If you've been following the news recently, you would have seen or heard that Levin Angsana an SMU student fell off a 24ft keelboat during training and went missing. He was found dead a few days later.
Now those w/o knowledge of the sport will quickly say that he should have worn a lifejacket or PFD. However, it is not a rule or regulation to wear one while training or racing. Just like how you do not wear a lifejacket when you board the bum boat to Ubin or any of the Southern Islands.
Why did National sailor Renfred Tay jump in?
The victim attempted to climb back up but failed. Wouldn't it have been better for the EXPERIENCED national sailor to stay onboard and take helm? Ordering the crew to throw the victim a lifebuoy (not lifejacket) when he failed to climb aboard while he performed a man-overboard drill.
Anyone who is lifesaving trained would know that what Renfred did was very risky. What ever happened to "Reach, Throw, Row"? As a non-swimmer the victim could have panicked and dragged both himself and Renfred down to the bottom. Drowning the hero wanna-be.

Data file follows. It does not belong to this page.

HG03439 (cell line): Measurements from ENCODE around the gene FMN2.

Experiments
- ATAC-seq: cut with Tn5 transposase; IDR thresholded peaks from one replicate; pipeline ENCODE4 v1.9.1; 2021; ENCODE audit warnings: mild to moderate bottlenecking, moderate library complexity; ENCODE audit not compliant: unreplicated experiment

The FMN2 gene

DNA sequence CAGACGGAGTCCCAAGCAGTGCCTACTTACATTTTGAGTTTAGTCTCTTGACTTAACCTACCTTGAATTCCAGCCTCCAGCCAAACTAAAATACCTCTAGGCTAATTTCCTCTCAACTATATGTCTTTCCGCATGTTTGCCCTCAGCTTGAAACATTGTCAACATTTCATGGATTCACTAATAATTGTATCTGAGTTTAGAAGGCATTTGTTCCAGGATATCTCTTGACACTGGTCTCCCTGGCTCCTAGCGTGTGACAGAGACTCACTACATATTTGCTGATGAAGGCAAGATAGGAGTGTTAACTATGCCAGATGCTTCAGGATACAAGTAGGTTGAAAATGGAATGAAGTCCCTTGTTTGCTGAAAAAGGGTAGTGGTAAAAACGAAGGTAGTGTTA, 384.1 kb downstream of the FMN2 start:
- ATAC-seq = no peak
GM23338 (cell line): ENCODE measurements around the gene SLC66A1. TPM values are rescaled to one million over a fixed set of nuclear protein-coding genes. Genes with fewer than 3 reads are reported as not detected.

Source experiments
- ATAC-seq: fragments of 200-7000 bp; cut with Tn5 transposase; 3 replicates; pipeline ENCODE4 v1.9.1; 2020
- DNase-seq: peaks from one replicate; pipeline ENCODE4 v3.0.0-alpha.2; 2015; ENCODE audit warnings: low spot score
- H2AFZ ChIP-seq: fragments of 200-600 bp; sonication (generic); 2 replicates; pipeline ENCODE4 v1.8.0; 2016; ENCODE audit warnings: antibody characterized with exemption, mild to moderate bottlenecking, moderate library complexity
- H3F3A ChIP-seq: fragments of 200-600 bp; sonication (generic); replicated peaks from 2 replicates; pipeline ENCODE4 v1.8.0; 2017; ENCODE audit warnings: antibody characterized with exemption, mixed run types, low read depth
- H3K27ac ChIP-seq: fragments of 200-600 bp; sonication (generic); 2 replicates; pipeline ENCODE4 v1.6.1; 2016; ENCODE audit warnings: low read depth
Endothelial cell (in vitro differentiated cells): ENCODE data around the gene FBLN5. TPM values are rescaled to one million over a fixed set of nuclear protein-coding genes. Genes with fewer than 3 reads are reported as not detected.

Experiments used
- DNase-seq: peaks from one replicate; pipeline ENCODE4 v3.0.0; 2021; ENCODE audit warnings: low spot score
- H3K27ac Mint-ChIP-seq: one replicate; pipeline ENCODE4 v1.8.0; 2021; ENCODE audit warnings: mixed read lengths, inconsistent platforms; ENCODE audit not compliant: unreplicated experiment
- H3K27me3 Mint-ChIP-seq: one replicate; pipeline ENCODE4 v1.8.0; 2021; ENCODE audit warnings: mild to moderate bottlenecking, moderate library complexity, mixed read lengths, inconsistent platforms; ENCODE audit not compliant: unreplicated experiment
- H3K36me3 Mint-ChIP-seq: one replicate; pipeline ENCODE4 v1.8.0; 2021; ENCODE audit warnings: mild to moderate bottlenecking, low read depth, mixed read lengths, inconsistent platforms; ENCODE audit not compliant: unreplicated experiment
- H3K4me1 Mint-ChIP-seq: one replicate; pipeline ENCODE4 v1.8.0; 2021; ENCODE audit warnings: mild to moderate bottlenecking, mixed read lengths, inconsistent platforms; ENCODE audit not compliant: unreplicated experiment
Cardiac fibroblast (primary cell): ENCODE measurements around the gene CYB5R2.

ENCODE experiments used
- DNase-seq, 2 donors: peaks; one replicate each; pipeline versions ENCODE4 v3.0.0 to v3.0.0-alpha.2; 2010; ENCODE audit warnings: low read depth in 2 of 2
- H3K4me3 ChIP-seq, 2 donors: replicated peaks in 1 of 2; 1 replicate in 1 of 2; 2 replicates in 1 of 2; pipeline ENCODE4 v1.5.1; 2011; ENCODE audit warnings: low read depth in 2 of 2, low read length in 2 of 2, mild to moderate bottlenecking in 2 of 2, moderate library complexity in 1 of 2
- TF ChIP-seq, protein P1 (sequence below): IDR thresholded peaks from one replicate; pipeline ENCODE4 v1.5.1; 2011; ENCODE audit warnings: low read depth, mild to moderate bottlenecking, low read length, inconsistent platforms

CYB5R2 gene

If I were to blame anyone, I would blame it on the NSAs. All they do these days is try to promote their sport to amass numbers and get funding from the government. Giving attitude when other sports get equal shots at glory.
Why do I blame them?
For this simple reason, after making the sport more accessible they impose rules and regulations instead of promoting personal responsibility and using education.
For those who didnt read the report, the victim was putting in more hours, training to be a skipper. If he had any personal responsibility, he would have at least learnt how to swim!
The requirement to get the Sailing Level 1 is to swim 50m with a PFD. But you have to remember that you don't wear one on the keelboat.
He was a liability to all aboard the vessel.
And in typical cowboy, free-world fashion, his sister is planning on taking action against SMU. Oh, come on. Please don't make Singapore intoone of those places where you get sued for every damn thing.